From the prairies to the mountains to the desert and back to coastal Florida, a thread of rodential threat wove through our big park trip.
Welcome to the Park...be careful of the rodents!
Prairie dogs, which look like a slim, chirpy woodchucks and live in "towns" that stretch for acres, do in fact get the plague.
As in Yersinia pestis, the bacteria that caused the Black Death, which wiped out an estimated 2/3 of the human population of Europe in the first half of the 1300's.
Lucky for us, the disease burns through prairie dog towns very quickly. It's worth noting that the ranger did recommend that campers avoid handling dead prairie dogs, ESPECIALLY not if we happen to come across hundreds of dead ones at a time.
No fear of that.
I was not expecting the range of rodentia on the trip.
The usual suspects –– red and grey squirrels –– showed up, while Uinta chipmunks, cliff chipmunks, red-tailed chipmunks, and grey-collared chipmunks also frisk about gathering nuts and startling hikers.
Oh, the variations on chipmunks and squirrels –– like the Kaibab squirrel, which has enormous tufty ears and a white tail and can only be found on the North Rim of the Grand Canyon. A fearful, shy creature (every family has its oddball, I guess), the Kaibab squirrel prefers the seeds of the Ponderosa pine over human leftovers. Bless them.
Marmots are what happens when woodchucks take up mountain climbing. We spotted tons of Yellow-bellied Marmots. There's also a Hoary Marmot, (poor thing! His parents did not spare a thought for how that would sound) but he was even less photogenic.
We spotted super cute kangaroo rats and thirteen-lined ground squirrels (once known as the leopard-spermophile, which just knocks me out).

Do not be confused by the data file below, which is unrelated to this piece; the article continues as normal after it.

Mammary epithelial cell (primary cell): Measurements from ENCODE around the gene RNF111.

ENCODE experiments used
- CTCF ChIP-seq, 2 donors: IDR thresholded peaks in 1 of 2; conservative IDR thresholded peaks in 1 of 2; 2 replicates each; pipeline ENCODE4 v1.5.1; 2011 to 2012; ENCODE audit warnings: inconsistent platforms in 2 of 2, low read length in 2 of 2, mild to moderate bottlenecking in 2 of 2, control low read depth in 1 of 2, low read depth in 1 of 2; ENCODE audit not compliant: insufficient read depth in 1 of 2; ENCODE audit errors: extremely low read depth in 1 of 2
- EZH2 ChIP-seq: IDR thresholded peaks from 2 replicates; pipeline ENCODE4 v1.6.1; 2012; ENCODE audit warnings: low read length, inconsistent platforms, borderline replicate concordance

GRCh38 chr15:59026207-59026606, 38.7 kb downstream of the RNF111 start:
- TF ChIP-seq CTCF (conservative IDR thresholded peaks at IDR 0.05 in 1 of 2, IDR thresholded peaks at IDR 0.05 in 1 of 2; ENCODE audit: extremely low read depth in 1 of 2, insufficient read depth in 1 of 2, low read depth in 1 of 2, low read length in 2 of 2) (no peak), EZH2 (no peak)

Out West, speaking of names, the common woodchuck or groundhog is known as a whistle pig. These creatures are universally unappreciated, whistle pigs. "They are good for sighting your rifle," was the comment we heard more than once.
Also antelope ground-squirrels, which skitter away with the same flashing white butt as the prong-horns. Only much smaller, of course.
Somewhere in the middle of the chippy-to-groundhog spectrum perches the ubiquitous rock squirrel. As a group, rock squirrels are fearless. They have the sleek look of the prairie dog, with chipmunk-ish tails, but with the shameless, aggressive begging native to a city grey squirrel.
According to one park ranger, the rock squirrel is one of the more dangerous creatures at Zion National Park. They bite the hand that just won't resist feeding them. And that results maybe in stitches and a course of anti-rabies injections. Talk about unhappy campers.
No fear of that on my part, but still.
I almost wrote "It's hard to predict what they will do." But it isn't hard at all.
They will search for food wherever they have the slightest chance of finding it (In a backpack? Yup! In the fruit orchard? Yup! On the sidewalk under your very feet? Yup!).
And they will persist, twitching and chirping, whistling or holding unnaturally still from their various lairs.
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